When submitting an assignment, there are a variety of different file type submissions – text, file, hand in on paper (photo), observations of a presentation – you can keep tabs on all the various ways you have been assessing and evaluating your students. Choose the type your are accepting for the specific assignment so that students know what you want to see.
Within an assignment, you can add a rubric so that students can see the success criteria or expectations for their work. The rubric builder within Brightspace is actually fairly easy to use and set up. You can easily add the categories (Knowledge, Thinking & Inquiry, Communication, Application) and lay out the expectations/criteria for each level.
Once you have created a rubric on Brightspace, you can then reuse a rubric for multiple evaluations. For example, in language classes, you may create a rubric for an interview-style evaluation. If you do an interview in each unit, you can then reuse the same rubric for every interview evaluation!
Once you have created your assignments and set up the dropbox, make sure you take some time to play around with it a bit. Consider adding a colleague as a student so that you can see what it looks like when something is submitted.
This is a huge and powerful tool. You can do a lot with this once you have set it all up properly. It is set up similarly to drop box. You have to create different categories (topics/units), and then create new quizzes within the categories.
Question Library – In order to have questions available for a future quiz, you need to add questions here. You can create new questions, or you can import questions from a file (csv or from a different source). It is not an easy process to import from other tools, so we are not going to go into that at this point. If this is a feature you really want to know, let us know and we can cover that in a future episode.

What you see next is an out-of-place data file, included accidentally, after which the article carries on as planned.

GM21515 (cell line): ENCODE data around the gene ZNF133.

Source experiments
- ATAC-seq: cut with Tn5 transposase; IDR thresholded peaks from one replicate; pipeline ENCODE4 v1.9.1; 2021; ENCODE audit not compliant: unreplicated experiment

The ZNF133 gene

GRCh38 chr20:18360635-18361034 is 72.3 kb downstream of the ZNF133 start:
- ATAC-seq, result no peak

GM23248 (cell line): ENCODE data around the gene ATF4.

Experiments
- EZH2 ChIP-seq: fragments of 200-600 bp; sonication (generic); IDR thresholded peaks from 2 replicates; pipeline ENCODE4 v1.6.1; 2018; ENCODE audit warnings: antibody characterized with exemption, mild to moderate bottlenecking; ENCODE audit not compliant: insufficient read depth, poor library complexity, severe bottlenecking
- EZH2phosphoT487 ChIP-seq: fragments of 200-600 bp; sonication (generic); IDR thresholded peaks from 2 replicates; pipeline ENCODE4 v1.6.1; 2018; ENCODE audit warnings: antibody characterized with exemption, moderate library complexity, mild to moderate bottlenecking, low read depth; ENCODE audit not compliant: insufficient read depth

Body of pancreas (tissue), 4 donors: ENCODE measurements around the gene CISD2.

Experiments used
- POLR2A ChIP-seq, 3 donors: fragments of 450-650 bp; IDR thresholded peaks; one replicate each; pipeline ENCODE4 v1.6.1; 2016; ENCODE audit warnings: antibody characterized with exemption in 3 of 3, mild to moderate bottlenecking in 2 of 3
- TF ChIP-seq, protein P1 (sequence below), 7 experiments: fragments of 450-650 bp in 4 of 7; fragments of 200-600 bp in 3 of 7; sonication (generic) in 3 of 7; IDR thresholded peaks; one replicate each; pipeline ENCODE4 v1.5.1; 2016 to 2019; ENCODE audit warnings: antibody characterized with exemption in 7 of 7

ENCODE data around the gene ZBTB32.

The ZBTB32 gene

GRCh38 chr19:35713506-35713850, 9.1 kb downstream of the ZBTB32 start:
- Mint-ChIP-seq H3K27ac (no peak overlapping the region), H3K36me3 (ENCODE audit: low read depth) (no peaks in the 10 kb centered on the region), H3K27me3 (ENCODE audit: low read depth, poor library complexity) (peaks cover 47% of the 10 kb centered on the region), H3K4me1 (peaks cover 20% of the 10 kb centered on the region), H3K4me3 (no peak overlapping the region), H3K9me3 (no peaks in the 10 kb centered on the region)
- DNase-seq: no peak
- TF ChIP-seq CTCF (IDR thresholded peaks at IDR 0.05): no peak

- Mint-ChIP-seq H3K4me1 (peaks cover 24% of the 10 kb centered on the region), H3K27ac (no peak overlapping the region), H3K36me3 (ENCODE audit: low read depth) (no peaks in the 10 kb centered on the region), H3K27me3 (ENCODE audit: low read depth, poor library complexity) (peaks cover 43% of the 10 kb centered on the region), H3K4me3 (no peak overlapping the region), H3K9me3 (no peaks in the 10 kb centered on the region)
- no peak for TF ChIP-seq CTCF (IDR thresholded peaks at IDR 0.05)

New question OR Add/edit questions – This is where you add questions to your library and/or quiz. There are a variety of question types to choose from. Here they are:
There are then features within those question types. So when you create a quiz, take the time to get to know the types of questions and all of the options you have. For example, some question types will auto-grade, but others you will have to manually mark.
When creating a quiz, you can also set it up with different sections (similar to Google Forms).
You can also set it up with question pools. If you select this feature, Brightspace creates a folder. You then add a bunch of questions in that folder. You then have it select and randomize a number of questions from that folder. Each quiz assigned will be unique – the random questions means that students will all have a different version.
The restrictions tab can be found in assignments and quizzes on Brightspace.
In this area, you can set up time limits, how many attempts, etc. If you have English language learners or students with IEPs that are entitled to accommodations, you can also scroll down and add “Special Access Properties.” This will allow you to choose an alternate due date, window of time for completion, a different time limit, and how many attempts for quizzes. You then select the specific students that are permitted to access those settings.
If you are using Brightspace for the first time with students, take the time to really go through this with your students, as it is a learning curve for everyone! And take advantage of the Student View! It is really helpful to be able to explore your course from the perspective of your students.
News & Updates
Google Junior Training Series
This series provides modules and video instructions on how to use G Suite tools and features within those tools. These are perfect for students and their families as they navigate the tools and learn how to use them.
There are so many updates to Google Meet! Some will be rolled out for September, while others will be rolled out in October. Here’s some of what you can expect:
- Updating the interface
- Moderator – Require the moderator to log in first
- Blocking anonymous users for education accounts
- If you kick someone out, they can’t automatically join right away
- More controls for teachers – disable chat; mute all students at once; end meeting for all;
- Larger tiled view (up to 49 participants)
- Custom and blurred backgrounds
- Hand raising – icon so that students can raise their hand
- Jamboard integration
Here is the blog post that goes over these changes/updates for Meet (as well as other G Suite updates).